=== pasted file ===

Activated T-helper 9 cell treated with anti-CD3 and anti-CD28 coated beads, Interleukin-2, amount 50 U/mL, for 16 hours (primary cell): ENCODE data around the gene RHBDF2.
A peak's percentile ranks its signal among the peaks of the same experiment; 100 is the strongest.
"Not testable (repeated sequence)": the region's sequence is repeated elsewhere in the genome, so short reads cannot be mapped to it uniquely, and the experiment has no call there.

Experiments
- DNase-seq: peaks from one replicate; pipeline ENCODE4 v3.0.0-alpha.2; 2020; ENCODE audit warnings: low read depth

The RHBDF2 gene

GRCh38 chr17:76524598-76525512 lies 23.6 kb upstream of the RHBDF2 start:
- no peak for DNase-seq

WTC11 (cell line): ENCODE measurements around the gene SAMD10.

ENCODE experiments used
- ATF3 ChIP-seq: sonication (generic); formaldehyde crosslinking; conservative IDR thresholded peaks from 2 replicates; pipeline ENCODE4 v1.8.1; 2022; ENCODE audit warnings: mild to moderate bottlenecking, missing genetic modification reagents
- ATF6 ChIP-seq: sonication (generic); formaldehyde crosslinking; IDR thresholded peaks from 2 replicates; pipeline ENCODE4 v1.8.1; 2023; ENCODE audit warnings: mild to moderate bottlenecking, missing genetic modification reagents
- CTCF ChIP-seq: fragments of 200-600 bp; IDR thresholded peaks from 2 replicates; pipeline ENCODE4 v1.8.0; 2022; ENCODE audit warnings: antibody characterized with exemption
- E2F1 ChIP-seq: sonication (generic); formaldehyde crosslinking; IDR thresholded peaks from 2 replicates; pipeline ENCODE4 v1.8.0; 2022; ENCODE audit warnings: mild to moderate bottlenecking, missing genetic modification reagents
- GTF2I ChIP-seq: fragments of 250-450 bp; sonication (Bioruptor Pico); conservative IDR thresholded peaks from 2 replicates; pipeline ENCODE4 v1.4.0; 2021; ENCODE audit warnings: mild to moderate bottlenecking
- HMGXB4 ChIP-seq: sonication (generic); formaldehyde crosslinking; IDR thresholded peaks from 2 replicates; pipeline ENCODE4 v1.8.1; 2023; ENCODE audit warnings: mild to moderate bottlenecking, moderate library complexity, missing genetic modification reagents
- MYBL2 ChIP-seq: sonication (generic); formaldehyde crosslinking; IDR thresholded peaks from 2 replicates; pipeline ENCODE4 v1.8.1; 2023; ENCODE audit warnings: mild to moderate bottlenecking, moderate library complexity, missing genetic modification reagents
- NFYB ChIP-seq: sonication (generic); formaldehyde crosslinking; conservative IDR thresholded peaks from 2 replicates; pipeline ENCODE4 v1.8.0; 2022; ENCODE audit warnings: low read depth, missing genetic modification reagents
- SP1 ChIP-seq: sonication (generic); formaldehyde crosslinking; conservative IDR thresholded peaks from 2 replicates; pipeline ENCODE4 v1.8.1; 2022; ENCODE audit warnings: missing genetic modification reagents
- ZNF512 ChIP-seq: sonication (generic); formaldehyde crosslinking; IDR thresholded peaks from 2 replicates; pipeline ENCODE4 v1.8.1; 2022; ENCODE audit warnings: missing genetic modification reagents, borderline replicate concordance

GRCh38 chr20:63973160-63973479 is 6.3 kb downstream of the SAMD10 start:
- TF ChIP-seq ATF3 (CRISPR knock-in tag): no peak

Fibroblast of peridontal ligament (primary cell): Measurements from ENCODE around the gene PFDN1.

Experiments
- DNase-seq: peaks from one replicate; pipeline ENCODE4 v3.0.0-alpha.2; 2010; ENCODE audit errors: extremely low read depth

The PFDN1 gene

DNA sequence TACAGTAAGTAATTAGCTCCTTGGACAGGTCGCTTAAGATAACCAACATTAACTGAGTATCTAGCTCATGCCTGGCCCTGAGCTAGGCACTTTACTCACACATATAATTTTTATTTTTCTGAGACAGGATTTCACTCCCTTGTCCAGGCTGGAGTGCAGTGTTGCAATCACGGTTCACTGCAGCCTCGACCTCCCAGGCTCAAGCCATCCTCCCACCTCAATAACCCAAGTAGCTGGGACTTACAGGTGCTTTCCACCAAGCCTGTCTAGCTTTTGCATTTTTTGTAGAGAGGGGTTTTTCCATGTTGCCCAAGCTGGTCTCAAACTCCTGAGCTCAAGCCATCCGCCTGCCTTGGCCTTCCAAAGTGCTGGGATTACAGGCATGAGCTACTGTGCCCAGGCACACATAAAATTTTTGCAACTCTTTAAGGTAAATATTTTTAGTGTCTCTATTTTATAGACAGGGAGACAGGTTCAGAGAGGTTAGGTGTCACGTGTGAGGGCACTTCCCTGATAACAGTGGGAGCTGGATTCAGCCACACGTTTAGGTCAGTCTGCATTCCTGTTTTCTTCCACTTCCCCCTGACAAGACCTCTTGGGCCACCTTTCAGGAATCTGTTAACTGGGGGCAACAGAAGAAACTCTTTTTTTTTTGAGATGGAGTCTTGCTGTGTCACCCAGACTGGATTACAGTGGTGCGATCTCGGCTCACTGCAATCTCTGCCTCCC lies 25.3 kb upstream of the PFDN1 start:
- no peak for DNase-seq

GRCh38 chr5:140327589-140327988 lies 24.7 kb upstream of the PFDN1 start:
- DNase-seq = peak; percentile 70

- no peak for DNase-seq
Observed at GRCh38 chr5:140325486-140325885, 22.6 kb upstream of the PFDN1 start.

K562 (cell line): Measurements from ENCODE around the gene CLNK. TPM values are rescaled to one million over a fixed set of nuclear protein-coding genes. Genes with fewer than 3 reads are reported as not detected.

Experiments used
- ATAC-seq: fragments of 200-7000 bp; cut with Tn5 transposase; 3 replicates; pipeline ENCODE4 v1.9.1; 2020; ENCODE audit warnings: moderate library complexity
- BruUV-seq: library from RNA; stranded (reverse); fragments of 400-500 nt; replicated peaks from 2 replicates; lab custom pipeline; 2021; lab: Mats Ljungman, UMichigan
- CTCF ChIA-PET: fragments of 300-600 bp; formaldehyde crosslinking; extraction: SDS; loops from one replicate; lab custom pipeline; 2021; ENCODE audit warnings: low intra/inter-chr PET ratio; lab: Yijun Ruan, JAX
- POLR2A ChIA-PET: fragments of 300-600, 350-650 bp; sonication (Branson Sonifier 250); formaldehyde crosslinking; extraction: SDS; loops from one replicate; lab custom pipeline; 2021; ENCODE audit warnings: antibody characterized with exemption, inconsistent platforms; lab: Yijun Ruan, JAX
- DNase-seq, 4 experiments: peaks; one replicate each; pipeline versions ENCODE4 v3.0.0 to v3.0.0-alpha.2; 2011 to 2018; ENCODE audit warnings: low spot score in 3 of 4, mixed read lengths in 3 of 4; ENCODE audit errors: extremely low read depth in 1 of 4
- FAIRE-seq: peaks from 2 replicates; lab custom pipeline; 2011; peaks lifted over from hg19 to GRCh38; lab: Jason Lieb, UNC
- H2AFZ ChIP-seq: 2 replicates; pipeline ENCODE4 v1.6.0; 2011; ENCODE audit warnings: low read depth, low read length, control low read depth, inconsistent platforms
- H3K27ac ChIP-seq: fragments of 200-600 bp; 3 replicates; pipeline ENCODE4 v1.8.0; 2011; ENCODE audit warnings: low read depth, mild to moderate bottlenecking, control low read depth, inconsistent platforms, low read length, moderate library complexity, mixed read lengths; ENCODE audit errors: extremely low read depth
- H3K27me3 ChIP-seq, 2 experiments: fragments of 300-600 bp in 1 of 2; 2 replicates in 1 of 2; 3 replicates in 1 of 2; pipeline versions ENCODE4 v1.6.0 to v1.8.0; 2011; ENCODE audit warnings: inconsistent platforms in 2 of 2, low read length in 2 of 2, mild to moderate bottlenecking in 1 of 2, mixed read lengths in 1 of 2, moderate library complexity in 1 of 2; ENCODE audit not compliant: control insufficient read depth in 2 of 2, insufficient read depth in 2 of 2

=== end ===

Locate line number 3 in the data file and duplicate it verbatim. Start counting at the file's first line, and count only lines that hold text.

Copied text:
"Not testable (repeated sequence)": the region's sequence is repeated elsewhere in the genome, so short reads cannot be mapped to it uniquely, and the experiment has no call there.